Kiev, Ukraine, 2006, 8 a.m.
Dipping a teaspoon into the plastic jar and scooping out the sparkly, gravely grounds, I added them to a boiling cup of water and watched the particles dissolve into dark brown ribbons. It took about 30 seconds.
This was not right. The dark brown steaming liquid was ready in an instant as it promised — like a powdered NASA beverage. It was not coffee; it was — Nescafé.
Having arrived in Kiev late the night before, I was tired and desperate for some caffeine. I looked through the cupboards and fully stocked refrigerator of the apartment where I was staying and found nothing else resembling coffee. And this apartment was set up. The refrigerator housed what looked like two frosted glass sculptures full of Ukrainian vodka, international meats and cheeses that could have been part of a catering tray from a UN smorgasbord, fresh bread and bags of luscious red tomatoes. So how was there no bag of ground goodness in there?
And it wasn’t just the taste, I hated the idea of instant java — no grinding of beans; no brewing; no aroma wafting through the kitchen while you try to wake up; no holding of the cup to warm your hands. Just dump some coffee flakes — I mean ‘crystals’ — into boiling water. It was almost like adding fish food to an aquarium. Where was the ritual in that? Drinking coffee is sacred in some countries. Was a coffeehouse close by? Surely Starbucks was somewhere in Ukraine’s cosmopolitan capital city.
I hated to succumb right away to an American chain, and really, it didn’t matter. With a busy day of sightseeing and cathedral hopping ahead, there was no time to find one anyway. My parents Ed and Judy had treated me to this trip to Ukraine. Their neighbors, David and Tamara, lived part time in Kiev and had invited us to visit. In addition to putting us up in their guest apartment and stocking the fridge (albeit without real coffee), our generous hosts had hired a driver and tour guide to take us around. Consequently, we had a completely booked day. So, it was either go on Nescafé or run on no caffeine at all.
Nescafé sufficed. In the meantime, Kiev captivated me, so I was too pre-occupied to look for a Starbucks. While getting a lay of the land, I marveled at the range of colors the city displayed. The blues, alone, impressed, including the Wedgewood baby blue of St. Sophia’s Cathedral to the domed sapphire blue of St. Nicholas Church. The gold onion shaped spires on the stately Orthodox churches glittered in the sun. Then the burnt orange of Taras Shevchenko National University of Kyiv’s main building created a sort of Southwestern US feel. It was summer so the foliage was vivid green while red flowers bloomed, lining sidewalks. Even the mini Eastern Euro cars sported vibrant paint jobs.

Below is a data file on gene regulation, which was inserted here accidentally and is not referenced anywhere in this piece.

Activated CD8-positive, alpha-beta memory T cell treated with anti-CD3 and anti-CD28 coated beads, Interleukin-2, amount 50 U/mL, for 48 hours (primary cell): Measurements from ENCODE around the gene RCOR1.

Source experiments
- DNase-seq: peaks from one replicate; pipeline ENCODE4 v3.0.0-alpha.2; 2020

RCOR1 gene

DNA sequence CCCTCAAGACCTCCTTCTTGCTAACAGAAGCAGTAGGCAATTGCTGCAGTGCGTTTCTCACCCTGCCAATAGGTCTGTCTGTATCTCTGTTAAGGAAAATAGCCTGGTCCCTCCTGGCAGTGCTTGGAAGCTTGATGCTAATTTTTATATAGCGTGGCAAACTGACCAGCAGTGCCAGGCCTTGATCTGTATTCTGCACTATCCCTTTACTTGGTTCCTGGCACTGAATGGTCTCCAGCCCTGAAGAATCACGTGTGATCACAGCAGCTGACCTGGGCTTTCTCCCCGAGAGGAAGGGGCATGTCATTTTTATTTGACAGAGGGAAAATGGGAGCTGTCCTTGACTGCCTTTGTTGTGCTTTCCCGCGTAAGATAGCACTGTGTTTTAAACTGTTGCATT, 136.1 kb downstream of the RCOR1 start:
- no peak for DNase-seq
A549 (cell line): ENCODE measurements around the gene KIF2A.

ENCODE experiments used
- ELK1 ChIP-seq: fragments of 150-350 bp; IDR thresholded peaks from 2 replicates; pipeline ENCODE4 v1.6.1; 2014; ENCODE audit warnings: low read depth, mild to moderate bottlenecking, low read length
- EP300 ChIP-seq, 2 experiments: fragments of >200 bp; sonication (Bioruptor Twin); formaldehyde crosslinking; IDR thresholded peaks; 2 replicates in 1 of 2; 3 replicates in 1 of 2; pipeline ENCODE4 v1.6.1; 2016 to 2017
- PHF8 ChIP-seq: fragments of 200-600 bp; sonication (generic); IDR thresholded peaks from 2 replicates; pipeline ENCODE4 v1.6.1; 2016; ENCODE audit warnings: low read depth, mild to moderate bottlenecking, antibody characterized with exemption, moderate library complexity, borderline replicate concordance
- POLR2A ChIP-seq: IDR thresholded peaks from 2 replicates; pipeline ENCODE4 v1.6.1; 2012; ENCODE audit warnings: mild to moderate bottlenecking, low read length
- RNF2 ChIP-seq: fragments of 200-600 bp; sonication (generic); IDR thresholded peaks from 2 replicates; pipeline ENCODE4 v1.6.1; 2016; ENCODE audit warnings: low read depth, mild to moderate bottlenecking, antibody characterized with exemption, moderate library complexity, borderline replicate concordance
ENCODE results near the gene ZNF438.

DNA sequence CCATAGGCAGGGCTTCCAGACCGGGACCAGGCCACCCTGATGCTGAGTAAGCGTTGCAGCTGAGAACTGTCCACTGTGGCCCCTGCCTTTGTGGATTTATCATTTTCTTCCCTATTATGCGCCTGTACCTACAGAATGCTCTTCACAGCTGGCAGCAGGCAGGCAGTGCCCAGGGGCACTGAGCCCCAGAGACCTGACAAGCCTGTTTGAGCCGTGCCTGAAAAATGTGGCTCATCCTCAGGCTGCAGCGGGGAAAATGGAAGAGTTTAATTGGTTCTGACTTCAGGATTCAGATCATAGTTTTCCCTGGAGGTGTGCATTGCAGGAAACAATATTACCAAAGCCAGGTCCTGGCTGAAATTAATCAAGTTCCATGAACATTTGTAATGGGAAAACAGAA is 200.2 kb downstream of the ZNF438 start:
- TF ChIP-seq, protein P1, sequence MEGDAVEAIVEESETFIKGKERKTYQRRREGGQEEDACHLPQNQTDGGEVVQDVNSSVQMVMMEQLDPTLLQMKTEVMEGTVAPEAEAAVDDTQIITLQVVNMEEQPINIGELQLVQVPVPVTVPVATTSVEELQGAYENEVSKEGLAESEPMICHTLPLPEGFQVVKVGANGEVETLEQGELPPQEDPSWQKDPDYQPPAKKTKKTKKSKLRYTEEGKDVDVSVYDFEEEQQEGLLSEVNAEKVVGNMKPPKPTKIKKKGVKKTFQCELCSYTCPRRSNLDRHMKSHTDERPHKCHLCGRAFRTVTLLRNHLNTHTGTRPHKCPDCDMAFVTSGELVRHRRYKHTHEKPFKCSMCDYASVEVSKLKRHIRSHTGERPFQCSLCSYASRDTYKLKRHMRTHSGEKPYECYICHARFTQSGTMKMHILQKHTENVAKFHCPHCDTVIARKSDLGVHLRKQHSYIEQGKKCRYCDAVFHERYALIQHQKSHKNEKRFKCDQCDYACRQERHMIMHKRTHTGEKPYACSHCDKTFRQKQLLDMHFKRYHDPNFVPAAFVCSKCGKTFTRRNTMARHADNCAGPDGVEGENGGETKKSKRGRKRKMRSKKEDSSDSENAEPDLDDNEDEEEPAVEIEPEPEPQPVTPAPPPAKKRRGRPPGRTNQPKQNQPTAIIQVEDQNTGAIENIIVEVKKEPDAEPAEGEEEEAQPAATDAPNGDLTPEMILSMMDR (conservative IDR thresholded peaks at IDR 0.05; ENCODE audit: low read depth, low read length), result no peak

Ukrainians’ moods seemed to match the lively hues. Military recruits in camouflage yucked it up outside their academy doors before presumably entering for drills and classes. Storekeepers smiled and waited while I tried to say “thank you” in Ukrainian. With a great sense of humor, our tour guide, Natalia, laughed often. Babushkas waved at us as they walked cows down a dirt road in the Ukrainian countryside. Everyone seemed pretty happy and content. What did I have to complain about?
So what began as reluctantly spooning the granules into a mug of boiling water every day, became routine. Nescafé no longer seemed like a caffeinated catastrophe. While I sipped it every morning for five days, I looked out of the tenth story window of the apartment. I saw Ukraine wake up, too. As the sun rose steadily, Kievans emerged from the metro and bus stops. The recruits again milled about outside the academy before their training began. A lineup of cars inching to their final destinations marked the start of rush hour.
But the most eye-catching detail out of the window was the metal statue of a woman with her arms out-stretched over the landscape. Affectionately called “Baba” (short for Babushka) by Kievans, she is Ukraine’s lady liberty. A part of Kiev’s war memorial, she seemed to embrace every morning as if she, too, had just had her cup of coffee.
However, I knew Nescafé was my “Taster’s Choice” when we went for a drive in the Ukrainian countryside and stopped at a petrol station. I could feel the comatose coming on, so I got out to stretch my legs. Wandering inside the adjacent convenient store, I saw, on full display, a Nescafé station to make coffee and dress it up with milk, sugar or whatever enhanced the beverage. Just seeing the option, perked me up, and I went over to get my new source of instant gratification.
Then days after returning to the US and browsing through the aisles of Wal-Mart, I spied a jar of Nescafé. I bought it. Making it the next morning, my thoughts went right back to Kiev and the view of Baba from the tenth floor.